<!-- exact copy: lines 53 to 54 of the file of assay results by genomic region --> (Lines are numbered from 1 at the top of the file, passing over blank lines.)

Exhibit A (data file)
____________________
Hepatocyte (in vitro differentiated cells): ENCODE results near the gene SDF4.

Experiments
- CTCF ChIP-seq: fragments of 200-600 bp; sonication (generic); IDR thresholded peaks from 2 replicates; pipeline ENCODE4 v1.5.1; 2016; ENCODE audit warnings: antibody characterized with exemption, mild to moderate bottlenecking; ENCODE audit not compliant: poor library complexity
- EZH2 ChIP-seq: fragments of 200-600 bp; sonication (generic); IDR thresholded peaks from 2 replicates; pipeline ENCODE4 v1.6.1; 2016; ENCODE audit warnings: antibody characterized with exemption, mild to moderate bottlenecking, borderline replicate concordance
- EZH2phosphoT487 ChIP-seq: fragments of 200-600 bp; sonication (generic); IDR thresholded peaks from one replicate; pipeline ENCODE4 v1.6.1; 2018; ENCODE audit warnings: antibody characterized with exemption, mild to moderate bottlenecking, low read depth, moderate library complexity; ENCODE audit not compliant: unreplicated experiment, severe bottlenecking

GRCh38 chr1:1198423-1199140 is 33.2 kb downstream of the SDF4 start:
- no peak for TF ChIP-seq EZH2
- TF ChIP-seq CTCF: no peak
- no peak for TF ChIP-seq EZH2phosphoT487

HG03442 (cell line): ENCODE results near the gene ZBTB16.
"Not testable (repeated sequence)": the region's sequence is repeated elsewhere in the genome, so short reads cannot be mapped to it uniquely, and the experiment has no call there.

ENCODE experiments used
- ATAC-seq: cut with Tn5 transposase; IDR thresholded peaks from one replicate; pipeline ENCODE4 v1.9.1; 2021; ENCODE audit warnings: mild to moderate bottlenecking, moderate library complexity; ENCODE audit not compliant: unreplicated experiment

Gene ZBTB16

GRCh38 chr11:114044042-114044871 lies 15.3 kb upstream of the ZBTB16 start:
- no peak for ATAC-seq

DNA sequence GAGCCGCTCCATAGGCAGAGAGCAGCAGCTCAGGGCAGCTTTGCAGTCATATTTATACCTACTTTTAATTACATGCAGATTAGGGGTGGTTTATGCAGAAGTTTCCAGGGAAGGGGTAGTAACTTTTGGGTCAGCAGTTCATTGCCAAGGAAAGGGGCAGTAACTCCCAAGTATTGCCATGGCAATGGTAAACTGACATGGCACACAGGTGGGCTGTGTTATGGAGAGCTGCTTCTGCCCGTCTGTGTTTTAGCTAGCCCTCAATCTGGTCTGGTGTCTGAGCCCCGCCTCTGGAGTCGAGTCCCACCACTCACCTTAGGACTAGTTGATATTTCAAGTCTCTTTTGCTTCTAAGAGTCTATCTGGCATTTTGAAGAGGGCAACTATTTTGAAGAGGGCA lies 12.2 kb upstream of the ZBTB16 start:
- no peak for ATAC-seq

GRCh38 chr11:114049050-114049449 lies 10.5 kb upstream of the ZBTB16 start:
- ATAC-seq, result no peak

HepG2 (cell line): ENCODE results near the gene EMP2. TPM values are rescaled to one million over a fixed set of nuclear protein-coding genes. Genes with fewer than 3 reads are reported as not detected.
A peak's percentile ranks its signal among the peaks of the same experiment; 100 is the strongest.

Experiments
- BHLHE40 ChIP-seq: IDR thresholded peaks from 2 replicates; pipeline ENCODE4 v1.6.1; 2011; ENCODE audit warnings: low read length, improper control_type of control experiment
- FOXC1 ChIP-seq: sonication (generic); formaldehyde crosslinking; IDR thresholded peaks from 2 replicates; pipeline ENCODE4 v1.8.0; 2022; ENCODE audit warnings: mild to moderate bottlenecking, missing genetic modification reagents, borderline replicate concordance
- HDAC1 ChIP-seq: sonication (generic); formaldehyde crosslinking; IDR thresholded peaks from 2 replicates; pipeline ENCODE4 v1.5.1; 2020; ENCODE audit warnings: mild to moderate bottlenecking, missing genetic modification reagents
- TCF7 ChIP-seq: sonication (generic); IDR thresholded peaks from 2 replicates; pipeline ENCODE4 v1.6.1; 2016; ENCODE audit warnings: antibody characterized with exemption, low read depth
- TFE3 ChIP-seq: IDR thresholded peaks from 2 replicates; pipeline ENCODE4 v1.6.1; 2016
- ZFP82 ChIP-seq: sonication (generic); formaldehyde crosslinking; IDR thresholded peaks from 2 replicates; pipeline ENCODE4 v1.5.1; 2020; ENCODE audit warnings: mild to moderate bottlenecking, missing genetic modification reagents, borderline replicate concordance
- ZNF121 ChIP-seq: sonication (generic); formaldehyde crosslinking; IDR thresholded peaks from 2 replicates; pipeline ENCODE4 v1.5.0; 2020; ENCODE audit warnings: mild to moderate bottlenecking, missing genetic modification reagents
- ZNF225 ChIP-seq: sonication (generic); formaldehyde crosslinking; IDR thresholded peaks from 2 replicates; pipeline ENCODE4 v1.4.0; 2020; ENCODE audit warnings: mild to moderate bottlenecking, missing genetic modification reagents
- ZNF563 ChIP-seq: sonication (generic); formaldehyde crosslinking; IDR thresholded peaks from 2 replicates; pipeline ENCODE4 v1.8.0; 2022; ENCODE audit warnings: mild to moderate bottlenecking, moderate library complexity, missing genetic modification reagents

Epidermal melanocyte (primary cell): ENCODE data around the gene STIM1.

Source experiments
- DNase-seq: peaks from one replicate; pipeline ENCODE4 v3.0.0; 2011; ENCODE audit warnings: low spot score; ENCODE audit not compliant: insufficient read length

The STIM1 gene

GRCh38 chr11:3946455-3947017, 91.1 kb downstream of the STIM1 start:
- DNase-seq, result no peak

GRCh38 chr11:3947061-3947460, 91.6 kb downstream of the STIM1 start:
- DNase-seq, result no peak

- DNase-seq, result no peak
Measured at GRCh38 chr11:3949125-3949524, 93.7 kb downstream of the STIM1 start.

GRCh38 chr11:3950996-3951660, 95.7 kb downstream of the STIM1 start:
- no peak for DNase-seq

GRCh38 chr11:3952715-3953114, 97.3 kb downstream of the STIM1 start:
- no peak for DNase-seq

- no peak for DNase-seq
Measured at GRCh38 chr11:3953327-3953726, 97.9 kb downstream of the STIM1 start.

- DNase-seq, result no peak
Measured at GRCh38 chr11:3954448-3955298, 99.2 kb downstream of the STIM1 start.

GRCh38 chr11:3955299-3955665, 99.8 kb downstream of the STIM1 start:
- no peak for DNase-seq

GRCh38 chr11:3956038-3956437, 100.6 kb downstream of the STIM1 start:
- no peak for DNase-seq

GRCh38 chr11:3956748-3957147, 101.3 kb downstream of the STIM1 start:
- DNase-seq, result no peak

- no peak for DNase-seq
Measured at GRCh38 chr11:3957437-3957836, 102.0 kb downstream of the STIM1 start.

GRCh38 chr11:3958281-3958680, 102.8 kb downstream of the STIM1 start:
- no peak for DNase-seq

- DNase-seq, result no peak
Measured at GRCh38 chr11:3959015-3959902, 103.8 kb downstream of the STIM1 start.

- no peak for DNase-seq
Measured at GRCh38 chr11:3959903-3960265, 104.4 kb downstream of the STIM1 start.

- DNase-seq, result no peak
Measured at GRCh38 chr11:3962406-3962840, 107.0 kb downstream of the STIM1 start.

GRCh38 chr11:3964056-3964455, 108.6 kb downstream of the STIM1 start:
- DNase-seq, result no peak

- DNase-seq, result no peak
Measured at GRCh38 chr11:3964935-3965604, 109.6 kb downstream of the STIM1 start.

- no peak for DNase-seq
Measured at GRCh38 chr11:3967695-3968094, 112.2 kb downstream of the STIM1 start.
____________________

GRCh38 chr11:3956038-3956437, 100.6 kb downstream of the STIM1 start:
- no peak for DNase-seq